Shimmer 19 Interview: Margaret Dunlap

Tell us how “Jane” came to be.
The character that eventually became Jane goes back all the way to an exercise from my first year at film school. We were supposed to write a page about a character who was unable to love, and I came up with a girl who was convinced that her heart didn’t know how to love because her mother’s heart had stopped months before she was born. (We all have our issues.) I liked the concept, but a story wasn’t coming together, so I moved onto other things and put that character on the back burner.

And that’s where she stayed, for years, until I was stuck on a short story about a paramedic who could see death and her blind, traumatized dog. Having thrown everything else at the problem, I thought, “Well, what if the paramedic is that girl who can’t love?” I tried it, and that turned out to be the combination of scenario and character that clicked. Finally, the details of who Jane was as a person beyond her weird “birth after death” came together, and once I figured out her relationship with her foster mother, I knew I had a story.

You write for television and print. How are the forms different for you? How are they the same? Is there something you can get away with in one that you can’t in the other?
When you write a script, the hope is that it isn’t the end product. You’re creating a document to convey a story to a creative team, director, cast, and crew who are then going to translate it onto film. It might take 200 people in addition to the writer to make a finished episode of television, and without all of their contributions, you don’t have a TV show. I love that process because when it works well, what ends up on screen is even better than what you originally had in your head.

In print? The words are all you’ve got. You have to be your own director, location manager, art department, cast, etc., but the compensation is that you have more tools than just sight and sound to convey what’s going on to your audience. Even though all your reader can see is the words on paper (or screen), you get to use those words to invoke all five senses.  Depending on the story’s point of view, you can plug directly into your character’s mental state.  In print, even the arrangement and spacing of the words can help tell the story. It’s more responsibility, but there’s also a lot more control for the writer.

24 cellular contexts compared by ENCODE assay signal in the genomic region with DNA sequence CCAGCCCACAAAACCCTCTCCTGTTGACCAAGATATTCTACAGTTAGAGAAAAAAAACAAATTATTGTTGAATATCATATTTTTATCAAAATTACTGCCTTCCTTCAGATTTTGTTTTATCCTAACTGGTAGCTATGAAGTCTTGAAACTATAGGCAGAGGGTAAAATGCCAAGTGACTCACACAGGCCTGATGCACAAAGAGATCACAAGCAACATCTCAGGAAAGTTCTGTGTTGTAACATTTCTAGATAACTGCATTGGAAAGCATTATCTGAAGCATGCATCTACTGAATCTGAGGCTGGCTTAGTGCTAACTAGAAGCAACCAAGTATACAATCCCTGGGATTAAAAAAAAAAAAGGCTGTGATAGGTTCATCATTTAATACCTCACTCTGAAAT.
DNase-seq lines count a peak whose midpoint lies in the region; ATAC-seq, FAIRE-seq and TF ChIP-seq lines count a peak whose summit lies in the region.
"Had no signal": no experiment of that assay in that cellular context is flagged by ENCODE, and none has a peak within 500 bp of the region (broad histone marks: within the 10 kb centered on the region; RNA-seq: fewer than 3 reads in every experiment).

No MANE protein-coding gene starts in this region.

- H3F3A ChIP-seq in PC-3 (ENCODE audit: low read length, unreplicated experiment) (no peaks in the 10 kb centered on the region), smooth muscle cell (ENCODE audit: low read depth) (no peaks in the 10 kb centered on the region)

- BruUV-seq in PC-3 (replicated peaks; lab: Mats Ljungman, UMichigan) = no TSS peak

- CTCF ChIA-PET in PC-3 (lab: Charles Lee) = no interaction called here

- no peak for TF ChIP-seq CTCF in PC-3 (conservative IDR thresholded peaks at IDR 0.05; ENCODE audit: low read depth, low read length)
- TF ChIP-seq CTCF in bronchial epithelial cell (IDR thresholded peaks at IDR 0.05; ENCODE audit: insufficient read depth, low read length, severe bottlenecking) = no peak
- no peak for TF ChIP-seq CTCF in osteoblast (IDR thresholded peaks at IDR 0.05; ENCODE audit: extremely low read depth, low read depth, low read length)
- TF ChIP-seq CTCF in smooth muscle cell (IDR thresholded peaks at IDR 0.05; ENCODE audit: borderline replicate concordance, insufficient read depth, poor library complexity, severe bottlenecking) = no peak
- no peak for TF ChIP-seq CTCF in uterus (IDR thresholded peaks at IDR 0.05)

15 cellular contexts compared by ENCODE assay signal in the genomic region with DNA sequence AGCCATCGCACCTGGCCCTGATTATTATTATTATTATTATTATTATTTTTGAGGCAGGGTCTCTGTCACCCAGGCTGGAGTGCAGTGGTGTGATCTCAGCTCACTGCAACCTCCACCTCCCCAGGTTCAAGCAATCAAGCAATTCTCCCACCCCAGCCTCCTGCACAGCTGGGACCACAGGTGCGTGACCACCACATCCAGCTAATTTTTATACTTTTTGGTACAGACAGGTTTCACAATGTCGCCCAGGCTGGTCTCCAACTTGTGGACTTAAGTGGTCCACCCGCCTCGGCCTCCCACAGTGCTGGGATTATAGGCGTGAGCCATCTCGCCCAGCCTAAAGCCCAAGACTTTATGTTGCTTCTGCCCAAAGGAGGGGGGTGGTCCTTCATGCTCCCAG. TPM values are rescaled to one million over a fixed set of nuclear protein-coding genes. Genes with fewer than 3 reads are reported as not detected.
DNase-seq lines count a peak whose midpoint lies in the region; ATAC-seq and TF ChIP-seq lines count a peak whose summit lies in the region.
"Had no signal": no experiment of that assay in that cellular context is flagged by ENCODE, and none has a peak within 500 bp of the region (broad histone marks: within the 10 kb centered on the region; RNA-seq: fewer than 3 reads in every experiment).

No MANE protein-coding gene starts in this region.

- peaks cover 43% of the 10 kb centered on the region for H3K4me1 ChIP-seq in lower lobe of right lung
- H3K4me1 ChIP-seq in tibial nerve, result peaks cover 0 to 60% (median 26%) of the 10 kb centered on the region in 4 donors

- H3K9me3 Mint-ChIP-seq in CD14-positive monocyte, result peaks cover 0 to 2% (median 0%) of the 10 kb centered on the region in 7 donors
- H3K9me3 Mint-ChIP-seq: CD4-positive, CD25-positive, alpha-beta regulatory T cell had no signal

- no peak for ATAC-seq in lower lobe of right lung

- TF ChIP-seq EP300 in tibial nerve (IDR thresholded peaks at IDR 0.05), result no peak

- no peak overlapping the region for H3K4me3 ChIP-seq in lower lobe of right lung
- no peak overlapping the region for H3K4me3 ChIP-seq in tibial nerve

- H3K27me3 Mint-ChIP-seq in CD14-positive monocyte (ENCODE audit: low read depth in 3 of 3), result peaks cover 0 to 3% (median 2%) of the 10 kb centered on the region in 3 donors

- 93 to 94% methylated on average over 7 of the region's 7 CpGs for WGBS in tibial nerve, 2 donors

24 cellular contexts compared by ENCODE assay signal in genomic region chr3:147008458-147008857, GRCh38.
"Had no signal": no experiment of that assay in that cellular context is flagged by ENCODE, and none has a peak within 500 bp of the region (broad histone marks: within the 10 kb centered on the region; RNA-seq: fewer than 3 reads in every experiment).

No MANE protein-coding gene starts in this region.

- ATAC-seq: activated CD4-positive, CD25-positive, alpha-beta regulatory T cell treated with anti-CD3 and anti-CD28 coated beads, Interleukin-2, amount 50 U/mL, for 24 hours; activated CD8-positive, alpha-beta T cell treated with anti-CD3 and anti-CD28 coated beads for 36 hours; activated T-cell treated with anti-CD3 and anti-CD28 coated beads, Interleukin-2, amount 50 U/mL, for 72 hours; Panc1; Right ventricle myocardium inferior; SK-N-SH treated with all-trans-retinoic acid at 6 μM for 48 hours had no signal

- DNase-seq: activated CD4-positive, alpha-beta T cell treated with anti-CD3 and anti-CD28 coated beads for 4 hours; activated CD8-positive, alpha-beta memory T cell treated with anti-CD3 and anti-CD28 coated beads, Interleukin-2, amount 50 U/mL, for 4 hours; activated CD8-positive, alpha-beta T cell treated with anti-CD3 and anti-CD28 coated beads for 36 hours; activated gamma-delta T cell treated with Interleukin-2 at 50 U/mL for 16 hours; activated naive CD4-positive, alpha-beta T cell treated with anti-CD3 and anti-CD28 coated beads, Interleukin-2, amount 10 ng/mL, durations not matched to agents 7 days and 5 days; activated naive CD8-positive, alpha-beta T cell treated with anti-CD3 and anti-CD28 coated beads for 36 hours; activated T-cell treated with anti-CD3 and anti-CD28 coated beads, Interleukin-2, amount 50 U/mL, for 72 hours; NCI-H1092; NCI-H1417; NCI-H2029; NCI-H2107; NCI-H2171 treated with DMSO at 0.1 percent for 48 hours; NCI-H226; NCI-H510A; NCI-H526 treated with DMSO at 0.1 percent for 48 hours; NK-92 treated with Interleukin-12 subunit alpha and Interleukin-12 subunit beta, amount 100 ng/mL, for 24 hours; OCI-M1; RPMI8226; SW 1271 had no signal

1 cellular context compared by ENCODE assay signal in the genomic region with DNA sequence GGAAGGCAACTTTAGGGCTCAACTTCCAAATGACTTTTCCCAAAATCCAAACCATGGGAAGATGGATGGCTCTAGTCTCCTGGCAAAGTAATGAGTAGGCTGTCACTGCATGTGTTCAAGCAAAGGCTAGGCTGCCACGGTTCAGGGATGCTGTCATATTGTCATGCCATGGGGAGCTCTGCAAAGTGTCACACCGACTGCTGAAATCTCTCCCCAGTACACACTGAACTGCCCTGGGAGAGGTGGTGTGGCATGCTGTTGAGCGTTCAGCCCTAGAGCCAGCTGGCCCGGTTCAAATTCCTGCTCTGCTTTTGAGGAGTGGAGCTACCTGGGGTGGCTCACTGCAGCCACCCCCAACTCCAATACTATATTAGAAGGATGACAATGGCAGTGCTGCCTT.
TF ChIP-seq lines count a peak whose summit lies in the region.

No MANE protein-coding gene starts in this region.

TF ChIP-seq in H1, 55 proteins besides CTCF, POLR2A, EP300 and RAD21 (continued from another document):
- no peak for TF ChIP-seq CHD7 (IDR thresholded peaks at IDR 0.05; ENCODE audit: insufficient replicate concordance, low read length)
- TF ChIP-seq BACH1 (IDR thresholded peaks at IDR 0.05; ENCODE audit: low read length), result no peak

Sometimes it’s weird going back and forth—I have to be careful not to get too “prose-y” in a script—but there are tricks in each medium that absolutely do carry over to the other, and I think doing both has made my work stronger overall.

How cool was it for The Lizzie Bennet Diaries to win a motherfucking Emmy?
Oh my God, it was so cool!  When we started out, we were fully prepared for no one to want to watch Pride and Prejudice as a modern-day video blog, for the people who did watch it to hate it, and for the whole thing to be dead in three months. But we liked the idea, and we believed in what we were doing, so we did it anyway. That Lizzie Bennet wound up being as huge as it was, both in terms of the amount of content we produced and in terms of audience and critical response, is just amazing.

Plus, there is now a GIF of me holding an Emmy and sparkling. I honestly don’t know how I will ever top that, professionally speaking.

What’s in your iTunes/Spotify/8-Track?
Ugh. I have embarrassingly oblivious taste in music. If we ever do pub trivia together and get a music category, don’t listen to me. At all. I sometimes put together “mood music” for projects, which is basically a way for me to avoid writing for an afternoon while I fiddle with playlists. Then I play the same fifteen to twenty tracks on continuous loop until I finish whatever it is I’m working on, and after that I never want to hear those songs again. Lately, I’ve been listening to a lot of Imagine Dragons, which I’m sure I will eventually regret making myself sick of.

Can you share anything of what you’re working on now?
Honestly, the best way to find out what I’m up to work-wise is to look for me on twitter, where I’m @spyscribe. This comes with the added bonus of my occasional D&D live-tweets, because that is my glamorous L.A. lifestyle.


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